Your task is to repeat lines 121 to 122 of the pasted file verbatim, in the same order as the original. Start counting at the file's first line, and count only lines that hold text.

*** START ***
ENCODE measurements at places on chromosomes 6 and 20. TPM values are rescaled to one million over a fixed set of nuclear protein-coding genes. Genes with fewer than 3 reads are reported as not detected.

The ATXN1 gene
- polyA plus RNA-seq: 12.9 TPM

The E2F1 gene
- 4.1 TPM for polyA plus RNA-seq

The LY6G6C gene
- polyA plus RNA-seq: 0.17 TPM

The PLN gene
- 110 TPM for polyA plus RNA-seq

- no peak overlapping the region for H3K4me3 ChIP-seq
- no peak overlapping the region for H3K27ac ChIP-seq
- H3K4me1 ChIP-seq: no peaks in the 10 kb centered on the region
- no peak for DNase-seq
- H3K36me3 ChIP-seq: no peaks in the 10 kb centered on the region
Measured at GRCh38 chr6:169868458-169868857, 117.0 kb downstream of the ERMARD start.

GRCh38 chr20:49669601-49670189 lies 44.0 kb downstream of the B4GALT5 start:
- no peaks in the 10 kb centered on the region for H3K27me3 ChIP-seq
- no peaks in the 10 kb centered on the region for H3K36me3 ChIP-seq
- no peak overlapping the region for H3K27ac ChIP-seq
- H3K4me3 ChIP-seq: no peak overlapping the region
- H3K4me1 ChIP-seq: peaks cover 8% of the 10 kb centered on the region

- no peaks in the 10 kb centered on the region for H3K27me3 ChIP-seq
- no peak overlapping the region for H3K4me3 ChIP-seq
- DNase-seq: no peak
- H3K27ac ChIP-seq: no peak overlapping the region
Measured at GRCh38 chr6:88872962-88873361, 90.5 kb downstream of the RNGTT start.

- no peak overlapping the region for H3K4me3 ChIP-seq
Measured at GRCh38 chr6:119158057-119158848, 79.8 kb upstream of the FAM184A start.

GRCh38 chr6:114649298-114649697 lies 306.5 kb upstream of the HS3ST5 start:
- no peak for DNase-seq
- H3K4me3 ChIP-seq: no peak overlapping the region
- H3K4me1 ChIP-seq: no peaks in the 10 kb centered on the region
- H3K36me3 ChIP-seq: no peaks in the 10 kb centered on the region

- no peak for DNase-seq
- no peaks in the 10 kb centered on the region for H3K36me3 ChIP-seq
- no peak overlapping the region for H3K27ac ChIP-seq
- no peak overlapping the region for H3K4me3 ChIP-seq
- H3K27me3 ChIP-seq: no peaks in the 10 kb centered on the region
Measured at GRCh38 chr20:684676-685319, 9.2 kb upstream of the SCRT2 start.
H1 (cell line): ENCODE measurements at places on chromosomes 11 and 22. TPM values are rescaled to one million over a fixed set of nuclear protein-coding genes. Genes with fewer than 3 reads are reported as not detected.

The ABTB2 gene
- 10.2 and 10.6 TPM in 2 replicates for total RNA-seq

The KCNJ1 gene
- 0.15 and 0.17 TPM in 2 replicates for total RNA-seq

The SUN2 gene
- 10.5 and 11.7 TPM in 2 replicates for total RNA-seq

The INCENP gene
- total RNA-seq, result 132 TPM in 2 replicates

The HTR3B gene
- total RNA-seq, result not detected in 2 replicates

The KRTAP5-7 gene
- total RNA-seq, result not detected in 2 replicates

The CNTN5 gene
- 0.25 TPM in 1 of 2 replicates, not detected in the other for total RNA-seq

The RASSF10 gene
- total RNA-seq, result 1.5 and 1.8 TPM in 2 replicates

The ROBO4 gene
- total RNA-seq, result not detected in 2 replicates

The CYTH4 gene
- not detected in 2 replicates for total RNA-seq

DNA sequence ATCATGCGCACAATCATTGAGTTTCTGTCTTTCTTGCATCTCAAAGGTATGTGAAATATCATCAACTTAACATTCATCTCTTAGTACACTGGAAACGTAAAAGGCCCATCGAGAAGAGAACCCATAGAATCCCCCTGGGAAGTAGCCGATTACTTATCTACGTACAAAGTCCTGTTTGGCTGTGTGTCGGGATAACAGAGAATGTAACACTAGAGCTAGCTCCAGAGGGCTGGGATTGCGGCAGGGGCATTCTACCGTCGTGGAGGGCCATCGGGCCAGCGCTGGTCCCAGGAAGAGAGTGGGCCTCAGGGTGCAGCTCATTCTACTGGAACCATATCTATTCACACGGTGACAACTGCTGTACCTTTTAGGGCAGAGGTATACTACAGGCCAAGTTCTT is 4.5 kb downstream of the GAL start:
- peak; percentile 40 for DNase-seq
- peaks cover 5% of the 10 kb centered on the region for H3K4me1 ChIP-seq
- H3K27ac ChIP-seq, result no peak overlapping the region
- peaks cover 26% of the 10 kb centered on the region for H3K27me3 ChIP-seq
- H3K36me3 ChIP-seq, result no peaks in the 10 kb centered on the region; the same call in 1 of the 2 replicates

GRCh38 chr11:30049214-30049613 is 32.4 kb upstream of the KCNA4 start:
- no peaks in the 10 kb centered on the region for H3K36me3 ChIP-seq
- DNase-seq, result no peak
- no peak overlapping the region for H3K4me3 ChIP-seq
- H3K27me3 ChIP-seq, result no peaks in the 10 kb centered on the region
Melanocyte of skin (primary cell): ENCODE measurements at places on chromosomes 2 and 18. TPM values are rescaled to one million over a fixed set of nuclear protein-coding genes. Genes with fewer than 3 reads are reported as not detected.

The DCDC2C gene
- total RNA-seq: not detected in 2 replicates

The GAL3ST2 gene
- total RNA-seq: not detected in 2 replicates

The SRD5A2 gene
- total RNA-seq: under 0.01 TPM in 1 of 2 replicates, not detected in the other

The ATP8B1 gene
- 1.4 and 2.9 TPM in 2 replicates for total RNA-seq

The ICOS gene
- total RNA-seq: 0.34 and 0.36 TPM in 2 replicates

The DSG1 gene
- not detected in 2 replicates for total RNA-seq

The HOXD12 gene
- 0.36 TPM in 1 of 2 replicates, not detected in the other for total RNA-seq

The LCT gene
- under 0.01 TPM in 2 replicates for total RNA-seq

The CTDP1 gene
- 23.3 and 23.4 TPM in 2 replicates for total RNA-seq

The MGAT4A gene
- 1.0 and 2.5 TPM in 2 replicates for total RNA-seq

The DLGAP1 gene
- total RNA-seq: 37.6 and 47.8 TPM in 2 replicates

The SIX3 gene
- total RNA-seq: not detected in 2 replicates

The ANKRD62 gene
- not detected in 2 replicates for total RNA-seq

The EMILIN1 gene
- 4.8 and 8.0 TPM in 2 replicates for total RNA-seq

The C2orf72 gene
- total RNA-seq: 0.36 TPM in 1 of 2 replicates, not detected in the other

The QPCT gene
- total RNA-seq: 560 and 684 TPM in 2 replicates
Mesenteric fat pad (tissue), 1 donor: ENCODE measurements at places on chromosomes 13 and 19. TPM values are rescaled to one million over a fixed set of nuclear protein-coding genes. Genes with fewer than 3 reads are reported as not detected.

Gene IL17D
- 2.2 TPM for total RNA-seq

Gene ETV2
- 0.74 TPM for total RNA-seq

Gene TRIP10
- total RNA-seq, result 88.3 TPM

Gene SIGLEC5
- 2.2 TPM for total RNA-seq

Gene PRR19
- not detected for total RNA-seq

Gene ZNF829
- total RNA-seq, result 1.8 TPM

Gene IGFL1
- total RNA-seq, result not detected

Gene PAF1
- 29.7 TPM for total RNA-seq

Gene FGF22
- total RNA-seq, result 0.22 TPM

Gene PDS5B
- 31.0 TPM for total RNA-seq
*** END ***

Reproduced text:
- 29.7 TPM for total RNA-seq

Gene FGF22